Julie Payette installed as Canada's 29th Governor General
Published: 2017/10/02
Channel: CBC News
Who Is The Head Of The Government Of Canada
Who Is The Head Of The Government Of Canada
Published: 2017/10/04
Channel: Tip Tip 2
Who Is The Head Of The Canada
Who Is The Head Of The Canada
Published: 2017/10/04
Channel: Tip Tip 2
Please, don
Please, don't challenge the oath!
Published: 2008/08/17
Channel: Medea's Biggest Fan
Queen
Queen's Visit to Victoria Canada 1983
Published: 2007/06/15
Channel: skidick1
Prince Albert Biography: His Ambition, Significant Political Roles, and Marital Strain (1997)
Prince Albert Biography: His Ambition, Significant Political Roles, and Marital Strain (1997)
Published: 2014/12/01
Channel: Remember This
The Monarchist League at Work
The Monarchist League at Work
Published: 2014/08/06
Channel: Monarchist League of Canada / Ligue monarchiste du Canada
From Palace to Prairie Part 5
From Palace to Prairie Part 5
Published: 2012/01/02
Channel: Monarchist League of Canada / Ligue monarchiste du Canada
Humboldt, Sk on a Frosty Morning part 2
Humboldt, Sk on a Frosty Morning part 2
Published: 2012/03/05
Channel: Monarchy2020
Moai Crown Native Grand Jury Court Canada Tribe Chief 5th March 2017
Moai Crown Native Grand Jury Court Canada Tribe Chief 5th March 2017
Published: 2017/03/05
Channel: John Wanoa
BBC RADIO 3 with Roberto Perrone 29th June 2014: Is Monarchy Value for Money?
BBC RADIO 3 with Roberto Perrone 29th June 2014: Is Monarchy Value for Money?
Published: 2014/07/01
Channel: BMSF - British Monarchist Society and Foundation
Eye To Eye: The Queen
Eye To Eye: The Queen's Visit (CBS News)
Published: 2007/05/04
Channel: CBS
Royal Tour in Alberta (wrap-up video)
Royal Tour in Alberta (wrap-up video)
Published: 2011/07/19
Channel: YourAlberta
Ed and Ethan 1X04 June 10, 2012
Ed and Ethan 1X04 June 10, 2012
Published: 2012/06/10
Channel: EdAnd Ethan
Who Is The Head Of The Canada
Who Is The Head Of The Canada
Published: 2017/09/06
Channel: Question Around
We Need To Talk - Timothy Maddocks, Monarchist
We Need To Talk - Timothy Maddocks, Monarchist
Published: 2010/10/22
Channel: WithTimFerguson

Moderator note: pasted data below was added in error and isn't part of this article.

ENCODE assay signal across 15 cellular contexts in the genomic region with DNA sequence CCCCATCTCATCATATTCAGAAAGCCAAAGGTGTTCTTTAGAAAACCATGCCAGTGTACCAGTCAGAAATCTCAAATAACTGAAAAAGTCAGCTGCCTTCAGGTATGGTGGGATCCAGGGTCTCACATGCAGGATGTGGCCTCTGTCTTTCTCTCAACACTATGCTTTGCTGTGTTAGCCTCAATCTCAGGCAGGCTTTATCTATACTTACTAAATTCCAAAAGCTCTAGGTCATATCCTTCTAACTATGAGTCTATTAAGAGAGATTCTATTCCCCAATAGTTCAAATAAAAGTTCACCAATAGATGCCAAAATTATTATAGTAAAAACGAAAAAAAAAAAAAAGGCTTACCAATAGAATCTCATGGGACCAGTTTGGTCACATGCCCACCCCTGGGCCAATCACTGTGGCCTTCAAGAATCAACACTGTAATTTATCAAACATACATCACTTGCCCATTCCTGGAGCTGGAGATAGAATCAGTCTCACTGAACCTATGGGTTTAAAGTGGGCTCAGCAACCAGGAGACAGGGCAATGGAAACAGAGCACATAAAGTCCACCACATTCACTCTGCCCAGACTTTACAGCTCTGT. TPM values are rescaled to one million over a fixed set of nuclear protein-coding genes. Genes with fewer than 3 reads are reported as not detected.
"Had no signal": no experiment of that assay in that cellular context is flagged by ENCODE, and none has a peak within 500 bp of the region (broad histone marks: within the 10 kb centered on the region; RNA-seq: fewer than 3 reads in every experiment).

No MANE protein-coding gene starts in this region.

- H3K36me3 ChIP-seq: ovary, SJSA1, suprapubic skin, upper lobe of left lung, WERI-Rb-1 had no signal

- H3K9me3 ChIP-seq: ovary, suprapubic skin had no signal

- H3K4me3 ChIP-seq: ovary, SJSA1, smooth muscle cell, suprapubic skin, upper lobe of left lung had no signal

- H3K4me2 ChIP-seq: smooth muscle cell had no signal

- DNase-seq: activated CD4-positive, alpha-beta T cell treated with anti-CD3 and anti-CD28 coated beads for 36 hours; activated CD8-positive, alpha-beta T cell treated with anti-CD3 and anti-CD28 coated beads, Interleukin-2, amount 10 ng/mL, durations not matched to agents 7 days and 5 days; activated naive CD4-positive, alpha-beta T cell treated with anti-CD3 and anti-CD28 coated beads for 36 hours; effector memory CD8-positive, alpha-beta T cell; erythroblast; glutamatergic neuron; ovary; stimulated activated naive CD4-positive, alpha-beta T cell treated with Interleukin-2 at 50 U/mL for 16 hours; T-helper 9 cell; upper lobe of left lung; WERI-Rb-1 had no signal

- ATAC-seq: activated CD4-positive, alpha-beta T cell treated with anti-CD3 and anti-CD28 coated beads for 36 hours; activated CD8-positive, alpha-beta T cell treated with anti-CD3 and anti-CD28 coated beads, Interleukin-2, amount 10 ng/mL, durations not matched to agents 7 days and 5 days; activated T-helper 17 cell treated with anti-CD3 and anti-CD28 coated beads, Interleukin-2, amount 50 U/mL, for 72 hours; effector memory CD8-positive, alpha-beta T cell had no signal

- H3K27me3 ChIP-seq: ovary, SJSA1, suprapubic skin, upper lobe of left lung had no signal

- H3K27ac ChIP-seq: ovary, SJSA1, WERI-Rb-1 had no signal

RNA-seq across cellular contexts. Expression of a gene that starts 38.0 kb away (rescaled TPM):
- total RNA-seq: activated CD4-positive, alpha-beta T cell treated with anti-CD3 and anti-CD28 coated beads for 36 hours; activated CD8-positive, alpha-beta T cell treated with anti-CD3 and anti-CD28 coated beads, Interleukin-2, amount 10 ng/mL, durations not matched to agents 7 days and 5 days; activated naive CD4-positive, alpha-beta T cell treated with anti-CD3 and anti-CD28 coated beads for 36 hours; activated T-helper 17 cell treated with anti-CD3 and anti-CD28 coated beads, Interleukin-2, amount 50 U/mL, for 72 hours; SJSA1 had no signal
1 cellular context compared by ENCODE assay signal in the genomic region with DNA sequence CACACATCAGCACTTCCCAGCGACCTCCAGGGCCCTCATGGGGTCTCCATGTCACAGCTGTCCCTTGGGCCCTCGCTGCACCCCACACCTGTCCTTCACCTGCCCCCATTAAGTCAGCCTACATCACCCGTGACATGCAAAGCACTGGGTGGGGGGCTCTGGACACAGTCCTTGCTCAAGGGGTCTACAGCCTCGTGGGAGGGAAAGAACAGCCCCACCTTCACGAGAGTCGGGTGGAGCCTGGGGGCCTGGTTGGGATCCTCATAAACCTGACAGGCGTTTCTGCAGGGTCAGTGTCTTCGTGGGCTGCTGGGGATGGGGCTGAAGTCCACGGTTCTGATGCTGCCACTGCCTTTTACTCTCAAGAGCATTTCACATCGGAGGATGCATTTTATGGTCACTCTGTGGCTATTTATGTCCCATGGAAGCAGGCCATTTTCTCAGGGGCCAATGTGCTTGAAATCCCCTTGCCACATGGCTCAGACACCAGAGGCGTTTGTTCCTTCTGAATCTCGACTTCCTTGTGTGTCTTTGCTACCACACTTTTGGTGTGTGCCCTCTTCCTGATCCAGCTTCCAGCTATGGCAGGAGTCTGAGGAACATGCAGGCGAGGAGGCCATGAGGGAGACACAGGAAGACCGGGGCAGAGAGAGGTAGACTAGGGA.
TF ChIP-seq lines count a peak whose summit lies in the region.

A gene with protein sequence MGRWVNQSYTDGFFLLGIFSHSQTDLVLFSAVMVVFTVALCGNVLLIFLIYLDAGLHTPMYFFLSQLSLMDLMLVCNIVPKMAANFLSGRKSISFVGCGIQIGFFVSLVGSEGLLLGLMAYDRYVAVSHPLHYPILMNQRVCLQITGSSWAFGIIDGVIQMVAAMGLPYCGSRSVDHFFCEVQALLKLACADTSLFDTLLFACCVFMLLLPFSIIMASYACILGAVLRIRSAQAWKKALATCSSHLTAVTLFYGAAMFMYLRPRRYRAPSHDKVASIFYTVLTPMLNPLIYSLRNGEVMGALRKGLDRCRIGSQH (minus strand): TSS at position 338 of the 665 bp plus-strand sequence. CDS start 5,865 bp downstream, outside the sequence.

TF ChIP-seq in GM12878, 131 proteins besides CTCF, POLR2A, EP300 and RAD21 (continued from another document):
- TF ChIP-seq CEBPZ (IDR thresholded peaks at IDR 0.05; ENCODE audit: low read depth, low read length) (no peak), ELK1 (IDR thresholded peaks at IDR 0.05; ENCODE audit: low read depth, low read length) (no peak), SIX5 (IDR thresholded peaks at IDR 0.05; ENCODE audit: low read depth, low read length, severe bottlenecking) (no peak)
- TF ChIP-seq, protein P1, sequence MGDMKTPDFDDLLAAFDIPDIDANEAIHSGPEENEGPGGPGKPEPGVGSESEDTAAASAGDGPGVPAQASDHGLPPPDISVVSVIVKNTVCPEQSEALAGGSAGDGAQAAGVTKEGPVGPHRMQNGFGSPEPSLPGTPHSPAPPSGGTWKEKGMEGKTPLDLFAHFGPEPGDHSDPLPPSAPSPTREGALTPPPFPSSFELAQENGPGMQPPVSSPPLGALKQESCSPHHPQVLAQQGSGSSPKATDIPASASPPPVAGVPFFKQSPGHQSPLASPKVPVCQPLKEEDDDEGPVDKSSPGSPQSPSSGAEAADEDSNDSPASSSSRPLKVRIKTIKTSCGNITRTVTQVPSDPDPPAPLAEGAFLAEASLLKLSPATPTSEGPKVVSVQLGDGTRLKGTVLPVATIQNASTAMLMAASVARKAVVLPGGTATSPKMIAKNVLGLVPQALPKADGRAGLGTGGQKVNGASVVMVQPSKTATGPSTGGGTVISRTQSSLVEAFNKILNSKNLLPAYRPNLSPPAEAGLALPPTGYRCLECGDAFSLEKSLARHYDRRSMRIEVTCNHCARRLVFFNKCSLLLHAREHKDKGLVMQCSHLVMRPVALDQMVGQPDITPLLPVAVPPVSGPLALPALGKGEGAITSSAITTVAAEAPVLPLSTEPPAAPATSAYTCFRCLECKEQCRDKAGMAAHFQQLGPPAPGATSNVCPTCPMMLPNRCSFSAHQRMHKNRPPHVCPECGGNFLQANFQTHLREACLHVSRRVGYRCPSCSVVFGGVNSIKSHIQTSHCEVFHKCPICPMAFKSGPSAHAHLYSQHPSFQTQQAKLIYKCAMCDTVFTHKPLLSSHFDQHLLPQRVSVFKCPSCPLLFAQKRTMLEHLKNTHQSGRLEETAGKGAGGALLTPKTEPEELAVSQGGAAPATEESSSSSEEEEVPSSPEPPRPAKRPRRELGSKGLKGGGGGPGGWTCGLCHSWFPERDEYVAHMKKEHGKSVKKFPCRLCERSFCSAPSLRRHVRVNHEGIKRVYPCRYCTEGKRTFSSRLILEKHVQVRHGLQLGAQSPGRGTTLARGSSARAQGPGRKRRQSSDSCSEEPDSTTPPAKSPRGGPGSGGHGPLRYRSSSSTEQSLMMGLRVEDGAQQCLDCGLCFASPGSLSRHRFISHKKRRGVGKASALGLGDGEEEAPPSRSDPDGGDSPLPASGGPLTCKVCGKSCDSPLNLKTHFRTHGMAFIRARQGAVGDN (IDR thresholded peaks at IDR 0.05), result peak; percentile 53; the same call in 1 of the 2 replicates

Queen meets Gillard at Government house
Queen meets Gillard at Government house
Published: 2011/10/23
Channel: Governor-General
FSIN Legislative Assembly. Oct 29, 2014
FSIN Legislative Assembly. Oct 29, 2014
Published: 2014/10/30
Channel: FSINVIDS
MMIWG Set off a Major Debate at the Assembly of First Nations General Assembly | APTN News
MMIWG Set off a Major Debate at the Assembly of First Nations General Assembly | APTN News
Published: 2017/07/27
Channel: APTN News
Lecture 09 - The Enlightment and Absolutism
Lecture 09 - The Enlightment and Absolutism
Published: 2016/10/17
Channel: Richard Gorrie
Celebrating Victoria Day, a “reluctant” Monarchist’s view
Celebrating Victoria Day, a “reluctant” Monarchist’s view
Published: 2017/05/22
Channel: Rebel Canada
NEXT
GO TO RESULTS [51 .. 100]

WIKIPEDIA ARTICLE

From Wikipedia, the free encyclopedia
Jump to: navigation, search
Queen in Right of Saskatchewan
Provincial/State
Coat of Arms of Saskatchewan.svg
Incumbent
Elizabeth II greets NASA GSFC employees, May 8, 2007 edit.jpg
Elizabeth II
Queen of Canada

since 6 February 1952
Details
Style Her Majesty
First monarch Edward VII
Formation 1 September 1905

By the arrangements of the Canadian federation, the Canadian monarchy operates in Saskatchewan as the core of the province's Westminster-style parliamentary democracy;[1] As such, the Crown within Saskatchewan's jurisdiction is referred to as the Crown in Right of Saskatchewan,[2] her Majesty in Right of Saskatchewan,[3] or The Queen in Right of Saskatchewan.[4] The Constitution Act, 1867, however, leaves many royal duties in Saskatchewan specifically assigned to the sovereign's viceroy, the Lieutenant Governor of Saskatchewan,[1] whose direct participation in governance is limited by the conventional stipulations of constitutional monarchy.[5]